Nursing Update on Radiation Risk
While disasters (and possible disasters) make better press, the report from a number of agencies this week is that West Coast residents (and anyone in the rest of the U.S.) shouldn't be worried about a plume of radiation from Japan. In a March 17 briefing by the California Department of Public Health (CDPH), Howard Baker, MD, interim director, said shifting winds and a forecast of rain for the weekend make it unlikely radiation from an unstable nuclear reactor in Fukushima, Japan, would hit the coast.
He added there has been no increase in radiation detected by any of the agencies, including the U.S. Environmental Protection Agency (EPA), the Nuclear Regulatory Commission and the U.S. Department of Health and Human Services, who monitor and track radiation. EPA has posted portable radiation monitors in Alaska, Hawaii, Guam and the Northern Mariana Islands to keep an eye on real-time developments. Even if any radiation did arrive, it would be so diluted that it wouldn't pose a health threat. According to the Radiation Network, background radiation levels from stations on the West Coast were pretty normal on March 18, 2011.
Despite this good news, drug stores on the West Coast can't keep potassium iodide (KI) tablets on the shelves. People are snapping them up like Cadbury eggs in the mistaken belief KI will prevent radiation poisoning or other diseases associated with radiation.
It won't. KI is prescribed to block uptake of radioactive iodine in the thyroid, but it's not a magic bullet. According to the Centers for Disease Control and Prevention, KI doesn't prevent radioactive iodine from entering the body or protect the body from radioactive elements other than radioactive iodine-if radioactive iodine is not present, taking KI is not protective. It can only protect the thyroid by blocking radioactive iodine from being taking into it. And, like many other drugs, it can have nasty side effects, including abnormal heart rhythms, nausea, vomiting, electrolyte abnormalities and bleeding. KI also can present a danger to people with allergies to iodine, shellfish or who have thyroid problems. Backer said it is a toxin in high doses, with no benefit and some risk.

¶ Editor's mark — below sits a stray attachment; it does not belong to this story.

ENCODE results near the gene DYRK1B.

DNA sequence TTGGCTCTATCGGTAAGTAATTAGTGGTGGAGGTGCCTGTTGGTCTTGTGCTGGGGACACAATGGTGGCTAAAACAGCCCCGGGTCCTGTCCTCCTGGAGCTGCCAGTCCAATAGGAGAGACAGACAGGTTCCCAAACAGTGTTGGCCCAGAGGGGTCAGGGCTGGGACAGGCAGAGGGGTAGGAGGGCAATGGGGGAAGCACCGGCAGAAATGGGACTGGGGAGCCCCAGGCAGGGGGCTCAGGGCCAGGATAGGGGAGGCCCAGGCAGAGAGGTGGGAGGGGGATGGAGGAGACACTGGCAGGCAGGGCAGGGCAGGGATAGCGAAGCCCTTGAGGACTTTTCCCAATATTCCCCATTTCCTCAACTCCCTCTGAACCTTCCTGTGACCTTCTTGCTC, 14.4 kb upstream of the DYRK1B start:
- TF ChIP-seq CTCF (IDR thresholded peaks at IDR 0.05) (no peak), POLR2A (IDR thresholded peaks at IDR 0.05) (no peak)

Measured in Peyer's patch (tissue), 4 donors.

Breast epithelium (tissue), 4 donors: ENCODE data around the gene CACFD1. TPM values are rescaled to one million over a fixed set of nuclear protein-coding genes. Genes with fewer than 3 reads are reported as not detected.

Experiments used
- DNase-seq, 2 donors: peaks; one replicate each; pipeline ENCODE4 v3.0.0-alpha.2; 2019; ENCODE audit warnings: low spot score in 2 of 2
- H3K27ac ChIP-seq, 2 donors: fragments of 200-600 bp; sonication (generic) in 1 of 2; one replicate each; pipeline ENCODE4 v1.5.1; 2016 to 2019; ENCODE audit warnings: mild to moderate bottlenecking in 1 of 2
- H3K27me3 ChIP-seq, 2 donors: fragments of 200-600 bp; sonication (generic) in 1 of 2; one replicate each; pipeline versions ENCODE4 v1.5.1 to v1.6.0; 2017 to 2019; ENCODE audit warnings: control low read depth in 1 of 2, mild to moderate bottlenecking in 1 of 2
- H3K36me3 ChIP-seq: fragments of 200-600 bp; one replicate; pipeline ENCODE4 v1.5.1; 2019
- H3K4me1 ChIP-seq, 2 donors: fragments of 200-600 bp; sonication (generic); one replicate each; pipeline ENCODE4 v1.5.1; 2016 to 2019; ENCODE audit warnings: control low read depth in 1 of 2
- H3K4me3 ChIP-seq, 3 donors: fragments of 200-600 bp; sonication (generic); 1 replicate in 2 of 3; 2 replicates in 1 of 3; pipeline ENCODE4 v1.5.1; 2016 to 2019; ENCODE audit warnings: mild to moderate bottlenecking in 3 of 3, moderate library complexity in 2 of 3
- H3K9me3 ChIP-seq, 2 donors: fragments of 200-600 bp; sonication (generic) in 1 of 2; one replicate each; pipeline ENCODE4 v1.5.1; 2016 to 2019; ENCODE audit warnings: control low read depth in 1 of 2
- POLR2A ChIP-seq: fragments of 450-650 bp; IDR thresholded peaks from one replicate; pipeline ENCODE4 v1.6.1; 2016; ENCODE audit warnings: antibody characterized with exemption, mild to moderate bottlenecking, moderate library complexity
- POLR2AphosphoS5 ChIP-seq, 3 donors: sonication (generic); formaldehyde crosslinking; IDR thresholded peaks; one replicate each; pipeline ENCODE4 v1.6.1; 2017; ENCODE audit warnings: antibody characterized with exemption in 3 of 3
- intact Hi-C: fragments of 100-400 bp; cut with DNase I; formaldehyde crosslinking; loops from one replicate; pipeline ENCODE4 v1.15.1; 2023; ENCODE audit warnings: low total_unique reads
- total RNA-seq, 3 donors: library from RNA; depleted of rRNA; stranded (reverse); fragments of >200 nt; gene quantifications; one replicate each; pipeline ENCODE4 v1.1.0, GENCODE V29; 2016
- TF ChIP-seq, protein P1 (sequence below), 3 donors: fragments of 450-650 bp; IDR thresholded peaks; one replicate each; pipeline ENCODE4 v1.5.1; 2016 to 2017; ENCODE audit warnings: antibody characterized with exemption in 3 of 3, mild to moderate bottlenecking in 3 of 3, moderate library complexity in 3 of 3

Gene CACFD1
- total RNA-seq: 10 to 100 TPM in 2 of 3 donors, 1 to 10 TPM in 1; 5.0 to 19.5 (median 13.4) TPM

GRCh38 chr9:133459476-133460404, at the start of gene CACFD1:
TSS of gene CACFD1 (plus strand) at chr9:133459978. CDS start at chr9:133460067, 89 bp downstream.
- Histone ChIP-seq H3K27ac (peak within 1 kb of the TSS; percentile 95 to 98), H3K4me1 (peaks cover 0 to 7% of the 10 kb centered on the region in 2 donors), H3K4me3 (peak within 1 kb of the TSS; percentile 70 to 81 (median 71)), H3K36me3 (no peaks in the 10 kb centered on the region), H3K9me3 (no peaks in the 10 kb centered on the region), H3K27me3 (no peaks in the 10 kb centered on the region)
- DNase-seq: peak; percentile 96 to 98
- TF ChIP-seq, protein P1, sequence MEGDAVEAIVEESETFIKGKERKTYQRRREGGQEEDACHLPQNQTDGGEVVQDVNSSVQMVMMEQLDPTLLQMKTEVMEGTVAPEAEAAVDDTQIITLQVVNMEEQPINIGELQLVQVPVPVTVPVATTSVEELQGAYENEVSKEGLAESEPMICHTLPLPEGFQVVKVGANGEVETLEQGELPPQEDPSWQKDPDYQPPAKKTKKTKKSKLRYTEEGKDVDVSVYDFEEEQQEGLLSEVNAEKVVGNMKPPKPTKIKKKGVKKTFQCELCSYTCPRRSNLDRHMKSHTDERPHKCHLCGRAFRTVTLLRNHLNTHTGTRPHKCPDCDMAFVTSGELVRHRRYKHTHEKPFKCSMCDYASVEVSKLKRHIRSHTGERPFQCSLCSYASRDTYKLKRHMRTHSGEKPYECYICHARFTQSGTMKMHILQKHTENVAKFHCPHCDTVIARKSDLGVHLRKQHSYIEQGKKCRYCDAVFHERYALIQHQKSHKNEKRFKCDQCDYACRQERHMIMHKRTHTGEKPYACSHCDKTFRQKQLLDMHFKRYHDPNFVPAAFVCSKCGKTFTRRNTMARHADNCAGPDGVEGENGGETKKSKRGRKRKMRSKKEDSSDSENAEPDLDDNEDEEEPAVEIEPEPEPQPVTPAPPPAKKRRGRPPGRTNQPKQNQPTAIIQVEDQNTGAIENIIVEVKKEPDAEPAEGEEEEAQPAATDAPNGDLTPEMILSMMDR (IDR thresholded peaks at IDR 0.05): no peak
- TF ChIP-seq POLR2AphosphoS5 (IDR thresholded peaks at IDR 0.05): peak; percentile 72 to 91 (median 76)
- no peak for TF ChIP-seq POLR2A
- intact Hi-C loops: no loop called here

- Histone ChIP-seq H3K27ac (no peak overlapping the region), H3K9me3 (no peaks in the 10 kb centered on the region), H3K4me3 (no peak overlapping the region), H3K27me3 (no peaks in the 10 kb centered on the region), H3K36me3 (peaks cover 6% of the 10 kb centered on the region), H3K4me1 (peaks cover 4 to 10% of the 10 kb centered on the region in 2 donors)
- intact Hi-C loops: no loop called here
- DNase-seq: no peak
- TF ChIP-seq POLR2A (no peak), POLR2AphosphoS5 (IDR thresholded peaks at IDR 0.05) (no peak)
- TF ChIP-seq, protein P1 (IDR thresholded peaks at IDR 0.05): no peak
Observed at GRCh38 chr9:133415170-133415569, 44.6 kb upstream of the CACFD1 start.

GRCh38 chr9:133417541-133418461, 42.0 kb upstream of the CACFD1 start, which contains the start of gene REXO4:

Jonathan E. Fielding, MD, MPH, director of public health and health officer for Los Angeles County, urged Californians to focus on things they can control, rather than events that might never happen. People react strongly to the word radiation, he said, but the event should serve as a reminder to everyone that it's critical to be prepared for any emergency, including the floods and earthquakes that definitely are in California's future.
Experts agree California will be hit by a massive earthquake sometime in the next 30 years - and they don't know when. Fielding urged people to create disaster plans for themselves and their families. Sample lists of what you'll need proliferate online, but you'll find 72hours.org to be a good resource. A presentation of the San Francisco Department of Emergency Management, the website will help you determine your risk, make a disaster plan and an emergency kit to help get you through the first few days after an emergency.
Are you prepared for an emergency? What steps have you taken, or what do you need to do to be prepared?